This is where financial literacy comes in. It is a way to rewire our minds and understand that our first paycheck isn’t just a paycheck but our first building block for a great future. The youth of today, like myself, we follow trends. This drives us to be like everyone else but with our own unique and individual twist, we try to be the trendsetters yet we follow trend. We as the youth have one hobby that links us all and that is social media.
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You also receive a lump sum amount should you be diagnosed with any of the covered dread diseases, allowing you to be worry-free so you can focus on your recovery.
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Free yourself from the burden of illness-related costs. Your health fund continues to grow each year which you can withdraw partially or fully after completing the paying period. After 15 years your withdrawable health fund would be around twice your investment and still continues to increase year after year if not withdrawn.
Identify your hospitalization and dread disease coverage, subject to allowable maximums. You can also add to your investment anytime you want, to further grow your health fund.
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My love affair with shoes started after college graduation and I was trying to look professional for my job interviews; finding a “business” shoe was part of the agenda. I kept on hearing from other people how shoes (or bag, or clothes) are considered as investments because they give you the confidence to carry yourself. So…I “invested”…… a lot. How much was “a lot”? Well, let’s just say that a couple of years ago, while I was doing my general cleaning, I found out that I have more shoes that I can wear once every two months, plus five or so unopened boxes of pairs that are still waiting for the “right occasion.” I checked the condition of the shoes, some are still in tip- top shape, some shabby, some fit, some don’t (well, not that my feet got bigger, I just remember buying some shoes even if they were not my size just because I felt I had to have them). I had to get rid of the tattered ones, those that don’t fit, and those that I don’t imagine wearing in the next three months. The result? I just got rid, correction, I just wasted a couple of thousand pesos. So, what was the “investment” there?
The year after that, I challenged myself not to buy any shoe for six months. Did you know what happened at that time? I was able to pay off my credit card bills all in full because I stopped compulsive shoe shopping; I have funds to pay off my debts (which, in the first place, accumulated because of shopping); and more importantly, I was able to channel my shoe funds to a real investment. I save every month and when I saved enough, I invest it on a Variable Unit-Linked insurance policy. Now, whenever I receive my policy’s updates, I’m glad I went on a “shoe diet” and invested my money on real investments.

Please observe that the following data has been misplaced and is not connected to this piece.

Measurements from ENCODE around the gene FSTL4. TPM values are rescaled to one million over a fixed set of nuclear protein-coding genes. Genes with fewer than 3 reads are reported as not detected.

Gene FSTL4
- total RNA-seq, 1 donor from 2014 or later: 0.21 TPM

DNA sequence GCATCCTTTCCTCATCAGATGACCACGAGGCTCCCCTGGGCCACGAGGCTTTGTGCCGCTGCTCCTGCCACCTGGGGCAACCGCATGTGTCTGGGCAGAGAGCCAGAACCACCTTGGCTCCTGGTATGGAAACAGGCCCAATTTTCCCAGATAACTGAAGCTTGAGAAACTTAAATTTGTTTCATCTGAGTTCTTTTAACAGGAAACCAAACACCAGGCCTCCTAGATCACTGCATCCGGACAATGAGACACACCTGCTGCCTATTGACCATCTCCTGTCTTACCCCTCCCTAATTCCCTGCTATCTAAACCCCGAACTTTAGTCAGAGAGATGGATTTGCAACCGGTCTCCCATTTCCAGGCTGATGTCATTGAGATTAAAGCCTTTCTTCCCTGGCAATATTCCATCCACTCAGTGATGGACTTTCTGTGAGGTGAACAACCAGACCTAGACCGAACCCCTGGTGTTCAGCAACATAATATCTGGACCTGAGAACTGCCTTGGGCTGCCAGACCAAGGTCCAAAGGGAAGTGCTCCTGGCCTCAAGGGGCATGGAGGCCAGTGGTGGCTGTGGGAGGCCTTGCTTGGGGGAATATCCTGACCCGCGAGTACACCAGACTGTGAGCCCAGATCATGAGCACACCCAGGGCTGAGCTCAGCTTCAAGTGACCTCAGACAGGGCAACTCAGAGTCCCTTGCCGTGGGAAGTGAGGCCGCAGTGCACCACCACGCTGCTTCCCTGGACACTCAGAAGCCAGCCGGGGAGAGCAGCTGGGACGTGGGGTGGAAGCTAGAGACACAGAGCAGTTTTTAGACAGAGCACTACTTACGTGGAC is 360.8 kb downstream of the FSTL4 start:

Do I feel deprived now that I don’t get to shoe shop anymore?
Here are some tips to still feel Imeldific without breaking the bank:
Buy shoes with colors that you can match with any dress e.g., black, brown, beige. If you find these colors boring, go and buy colors that you are most comfortable with. Red shoes are both sexy and powerful and can actually match any dress color (thank goodness that color blocking has been invented!).Buy brands that are known for style and comfort, they may be a little pricey than other brands but you will surely walk more miles on these shoes than their cheaper alternatives which may be uncomfortable or will easily wear out. Clean your shoes regularly. Use the right shoe cleaning materials. Oftentimes, shoes are just a wipe away from looking like new again. Buy classic designs so you do not have to worry about getting outdated and have the impulse to buy every time there is a new fad. Take photos of your shoes, that way, you will have an inventory of your shoe collection. Before buying a pair, check your album if you already have a similar pair, or a similar color, you might not need that new pair after all. What if you really, really, really want that pair of shoes? Tie it to a goal, challenge yourself to hit a target before you splurge. For example, I challenge myself to finish a course or lose some weight. Shoe shopping will motivate me to accomplish my goal and it gives me time to contemplate on a decision to splurge. Sometimes, when enough time has passed, I would have already changed my mind about buying the shoes so I end up accomplishing the goal and with extra savings. And oh, don’t buy shoes online unless you know your size for a particular brand and shoe design. Shoes should be tried on. I’ve wasted three or so pairs because the shoes I bought online did not feel well or it looked good on the picture but not on my feet.